A Fairfax County grand jury indicted a Florida man yesterday on charges of killing and then stealing from a 46-year-old computer systems specialist whose body was found last week in his Fairfax apartment.
Jason E. Lee, 23, is charged in the June 11 slaying of Richard Gluckstern, who was asphyxiated, and in the alleged theft of Gluckstern's Honda, his Visa Platinum credit card and a Compaq computer owned by his employer, Freddie Mac.
Gluckstern's body was discovered June 14 in his apartment in the 12100 block of Elm Forest Way. Florida law enforcement officials arrested Lee on an unrelated warrant June 13, the day before the body was discovered.
Lee allegedly had some of Gluckstern's possessions when he was arrested in Belleview, Fla., on charges of violating probation.
Police said prosecutors will begin the extradition process to bring Lee back to Virginia. Fairfax Commonwealth's Attorney Robert F. Horan Jr. did not respond to a telephone message left yesterday at his office.
Lee, of Ocala, Fla., faces murder, grand larceny and credit card theft charges in Fairfax. Officials had said Lee's probation stemmed from a conviction in 2004 for grand theft and forgery. Lee was convicted of battery in 2002.
"If he doesn't fight extradition, if he wants to come back here, it could take up to a week," said Officer Shelley Broderick, a Fairfax police spokeswoman. "If he fights, it could take up to a month."
At the time Gluckstern's body was found, Fairfax police said they made the discovery after they were contacted by his worried mother and Florida law enforcement officials. But yesterday, Gluckstern's colleagues said it took considerably more effort to convince Fairfax police that their friend might have met with foul play.
Yesterday, Fairfax police confirmed that a police officer tacked a note early last Tuesday on Gluckstern's door to notify him that Florida authorities had his car and wallet. Worried colleagues discovered the note and asked police to search the apartment. A patrol officer was sent to the home and searched the apartment but found no signs of a struggle -- or a body.
Police said additional conversations with homicide detectives in Florida, as well as with the victim's mother and colleagues, compelled Fairfax detectives to go to the apartment, where officials said it took two more sweeps for Gluckstern's body to be discovered.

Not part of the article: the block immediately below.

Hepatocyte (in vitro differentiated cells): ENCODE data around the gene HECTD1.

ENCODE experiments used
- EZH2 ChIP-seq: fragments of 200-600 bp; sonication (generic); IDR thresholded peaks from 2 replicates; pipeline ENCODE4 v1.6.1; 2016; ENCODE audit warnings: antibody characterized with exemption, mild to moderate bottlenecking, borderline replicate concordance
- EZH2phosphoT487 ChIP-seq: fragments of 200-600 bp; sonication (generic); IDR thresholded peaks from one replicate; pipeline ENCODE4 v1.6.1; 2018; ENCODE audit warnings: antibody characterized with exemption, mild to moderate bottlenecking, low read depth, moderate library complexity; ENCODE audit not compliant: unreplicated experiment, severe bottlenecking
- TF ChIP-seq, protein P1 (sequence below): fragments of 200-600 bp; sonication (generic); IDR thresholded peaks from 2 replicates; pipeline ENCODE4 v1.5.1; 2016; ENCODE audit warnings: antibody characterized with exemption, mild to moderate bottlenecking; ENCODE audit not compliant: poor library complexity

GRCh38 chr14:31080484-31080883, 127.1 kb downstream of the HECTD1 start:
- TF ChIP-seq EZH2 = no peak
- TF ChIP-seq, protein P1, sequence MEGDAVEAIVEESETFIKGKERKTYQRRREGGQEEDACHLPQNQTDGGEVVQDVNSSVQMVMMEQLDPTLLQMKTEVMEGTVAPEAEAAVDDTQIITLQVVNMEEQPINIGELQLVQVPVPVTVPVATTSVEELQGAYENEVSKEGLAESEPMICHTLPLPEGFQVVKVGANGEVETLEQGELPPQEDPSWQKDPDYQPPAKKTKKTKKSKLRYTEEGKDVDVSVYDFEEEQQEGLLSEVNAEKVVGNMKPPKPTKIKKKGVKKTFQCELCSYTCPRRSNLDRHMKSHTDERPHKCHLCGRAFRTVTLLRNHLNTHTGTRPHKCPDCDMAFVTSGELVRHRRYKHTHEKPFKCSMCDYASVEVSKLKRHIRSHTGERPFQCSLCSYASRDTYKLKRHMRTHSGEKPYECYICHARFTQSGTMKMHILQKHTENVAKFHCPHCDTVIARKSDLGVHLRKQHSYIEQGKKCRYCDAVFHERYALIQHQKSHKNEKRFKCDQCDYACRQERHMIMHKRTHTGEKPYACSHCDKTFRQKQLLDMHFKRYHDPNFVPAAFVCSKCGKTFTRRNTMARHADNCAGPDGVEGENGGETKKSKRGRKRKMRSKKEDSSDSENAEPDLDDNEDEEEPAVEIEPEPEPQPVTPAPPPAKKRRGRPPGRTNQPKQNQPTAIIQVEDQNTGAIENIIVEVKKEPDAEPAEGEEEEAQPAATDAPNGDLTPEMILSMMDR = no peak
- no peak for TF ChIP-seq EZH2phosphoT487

"His body was not readily accessible," said county police spokeswoman Mary Ann Jennings, who declined to say where it was found.
Dennis Mayer, who worked with Gluckstern at Freddie Mac, said he had come to know him well during the past three years. Yesterday, he was still trying to understand what happened to Gluckstern. "He will always be the nicest guy I ever met in my life," Mayer said.
Friends described Gluckstern as genuinely nice. According to teammates at his jiujitsu club, he always said hello and goodbye to them.
Although he was out of shape when he joined the team a year and a half ago and seemed to lack natural athleticism, they said, he showed up for Saturday practices without fail, drawn to the camaraderie.
"I don't think I'm alone when I say I had a lot of respect for his determination and commitment," teammate Chris Doscher wrote on the club's Web site. "What he lacked in ability he more than made up for with his heart and by providing constant encouragement to the rest of us. A person with those traits can be a lot harder to find than someone with athletic ability. . . . His departure leaves a void that will be difficult to fill."
Staff writer Tom Jackman contributed to this report.